Bringing an army into Rio is more damaging than scattered, bloody bodies

2014-03-29 16.44.31

Last week President Dilma Rousseff called on the Brazilian army to contain the most recent favela wars. The plans to pacify the favelas seemed to be going well up until now but since the beginning of 2014 Rio has seen 19 murdered police officers. The number is larger than that of 2013, when the number stood at 11.

With less than three months until the World Cup the drug gangs that were expelled from the favelas by the pacifying units are now fighting back to re-conquer their territory. Recent incidents in the favelas of Complexo do Alemão, Rocinha (the largest favela in the world, home to around 70,000 people), Parque Proletário (in Complexo da Penha) and Vila Cruzeiro have brought back the feeling of unsafety in Rio.

The pacification of the slums had been relatively smooth until now. The first favela to receive a Pacifying Police Unit (UPP), Favela Santa Marta, has grown economically in incredible ways in the last six years. The urbanization of the area has benefitted 8,000 residents who can come and go as they please without being afraid of extreme violence.

But it seems that, while Santa Marta is often used as a model for the UPPs program, the reality in other slums is much more violent. President Rousseff’s decision to send 4,000 army men to occupy Complexo da Maré is most likely necessary as a temporary measure. Known as one of the most dangerous and poor parts of the city, the complex of favelas is home to two drug factions that are in constant war with each other. Promises to pacify the area are years old and until recently it seemed that Complexo da Maré would only receive some real attention if it magically moved next to the Maracanã since the 34 (of thousands) already pacified communities in Rio are mostly located in areas that will be used for the event.

The occupation of Maré took place this Sunday without resistance from the community. Most residents stayed home, as they had been previously warned about the occupation. Images show war tanks roaming the favela’s mud streets and policemen looking for weaponry and drugs.

When I visited Complexo da Maré I was greeted with men who were guarding the slum at its entrance. They observed my taxi when it passed by them and decided I was not a menace or a drug buyer. Unscathed, I proceeded to visit a school that educates children of the community who live with daily violence in that community. Speaking to the teachers I learned that the children who are exposed to extreme and constant violence suffer from anxiety, depression, PTSD and other mental illnesses that critically impair their learning skills. The children in the favela are witness to shootings, heavy weaponry, violent deaths, drug addicts, unpunished crimes and desperation.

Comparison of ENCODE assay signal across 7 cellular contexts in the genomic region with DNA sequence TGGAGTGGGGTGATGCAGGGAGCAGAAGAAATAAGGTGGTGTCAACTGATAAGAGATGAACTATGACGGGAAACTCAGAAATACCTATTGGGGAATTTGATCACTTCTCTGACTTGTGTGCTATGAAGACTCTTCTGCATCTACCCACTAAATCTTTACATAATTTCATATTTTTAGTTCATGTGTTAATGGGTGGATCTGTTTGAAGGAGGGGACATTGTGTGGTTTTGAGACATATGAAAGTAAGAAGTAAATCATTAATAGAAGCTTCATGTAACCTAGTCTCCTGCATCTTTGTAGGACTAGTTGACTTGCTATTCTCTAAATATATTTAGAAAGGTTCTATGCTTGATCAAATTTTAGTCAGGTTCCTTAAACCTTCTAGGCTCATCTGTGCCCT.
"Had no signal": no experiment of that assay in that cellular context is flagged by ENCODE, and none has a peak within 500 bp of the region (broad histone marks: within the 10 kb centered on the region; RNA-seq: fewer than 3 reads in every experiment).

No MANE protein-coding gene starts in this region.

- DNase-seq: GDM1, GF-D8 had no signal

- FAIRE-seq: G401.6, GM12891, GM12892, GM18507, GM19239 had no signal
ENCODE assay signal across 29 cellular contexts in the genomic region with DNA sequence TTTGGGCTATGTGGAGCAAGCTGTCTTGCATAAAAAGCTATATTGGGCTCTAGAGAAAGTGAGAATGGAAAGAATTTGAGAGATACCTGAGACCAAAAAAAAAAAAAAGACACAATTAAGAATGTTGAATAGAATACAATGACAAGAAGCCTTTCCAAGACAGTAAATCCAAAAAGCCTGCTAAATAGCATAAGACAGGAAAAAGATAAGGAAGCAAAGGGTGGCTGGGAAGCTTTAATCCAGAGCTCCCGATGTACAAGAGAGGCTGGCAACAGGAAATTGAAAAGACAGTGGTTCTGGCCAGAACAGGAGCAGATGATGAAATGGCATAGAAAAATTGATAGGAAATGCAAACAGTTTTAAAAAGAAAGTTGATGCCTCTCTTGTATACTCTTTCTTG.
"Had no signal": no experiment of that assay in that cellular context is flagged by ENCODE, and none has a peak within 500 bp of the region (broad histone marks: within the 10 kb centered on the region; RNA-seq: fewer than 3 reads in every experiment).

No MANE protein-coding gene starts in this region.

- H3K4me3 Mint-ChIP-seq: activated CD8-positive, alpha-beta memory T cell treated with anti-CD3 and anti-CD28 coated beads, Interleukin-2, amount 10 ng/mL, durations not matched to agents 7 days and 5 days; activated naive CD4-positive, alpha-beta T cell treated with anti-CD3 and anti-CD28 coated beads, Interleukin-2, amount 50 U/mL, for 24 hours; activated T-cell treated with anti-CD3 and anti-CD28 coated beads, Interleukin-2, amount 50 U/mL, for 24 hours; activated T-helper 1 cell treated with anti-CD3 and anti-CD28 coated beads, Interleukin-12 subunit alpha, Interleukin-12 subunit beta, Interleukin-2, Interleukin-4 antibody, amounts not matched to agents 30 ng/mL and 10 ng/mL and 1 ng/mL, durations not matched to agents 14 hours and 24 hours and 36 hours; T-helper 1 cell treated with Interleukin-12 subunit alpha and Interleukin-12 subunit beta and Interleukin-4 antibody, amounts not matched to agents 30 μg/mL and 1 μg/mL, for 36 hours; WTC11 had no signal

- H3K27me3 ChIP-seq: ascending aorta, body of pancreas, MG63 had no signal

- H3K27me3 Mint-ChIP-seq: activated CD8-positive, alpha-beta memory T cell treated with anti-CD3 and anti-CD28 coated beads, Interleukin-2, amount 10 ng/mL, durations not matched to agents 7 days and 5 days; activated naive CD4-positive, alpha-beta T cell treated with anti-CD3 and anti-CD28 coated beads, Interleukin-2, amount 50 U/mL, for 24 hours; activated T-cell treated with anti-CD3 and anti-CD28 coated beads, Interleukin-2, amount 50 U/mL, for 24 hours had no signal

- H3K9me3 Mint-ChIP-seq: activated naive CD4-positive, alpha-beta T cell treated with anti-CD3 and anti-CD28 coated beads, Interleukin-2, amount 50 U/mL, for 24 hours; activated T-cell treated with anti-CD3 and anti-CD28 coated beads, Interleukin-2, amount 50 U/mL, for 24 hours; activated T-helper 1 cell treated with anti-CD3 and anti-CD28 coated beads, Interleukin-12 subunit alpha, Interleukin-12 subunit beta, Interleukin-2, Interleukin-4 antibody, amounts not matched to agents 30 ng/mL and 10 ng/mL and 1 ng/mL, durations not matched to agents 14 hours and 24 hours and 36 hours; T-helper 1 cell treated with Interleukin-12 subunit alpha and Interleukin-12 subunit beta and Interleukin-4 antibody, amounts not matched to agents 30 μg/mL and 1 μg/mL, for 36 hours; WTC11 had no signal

It might be that sending 4,000 men to Complexo da Maré is needed, but in doing so President Rousseff is once again ignoring how deep the violence in the favelas is. It is not only those who get shot, murdered and dragged by a police car who are damaged by it –entire generations have been suffering for the last two decades because of it. This measure is one made out of an emergency, and it might contain the violence for a few months – but then what?

If Rocinha, Complexo do Alemão and other favelas who have been pacified are any indication, the drug factions will attempt to take their territory back as soon as they can.

And despite the uninterrupted, non-violent pacification a 15 year old boy was shot dead on Sunday when two drug factions were fighting. Relatives of the boy complained that the community was supposed to be safe now – where were the authorities when this young teenager died?

I have to ask – which people is the government protecting? Is it the people in the favelas? Is it the families of the 19 policemen who were killed this year? Is it the football fans? Is it the Brazilians who don’t live in the favelas?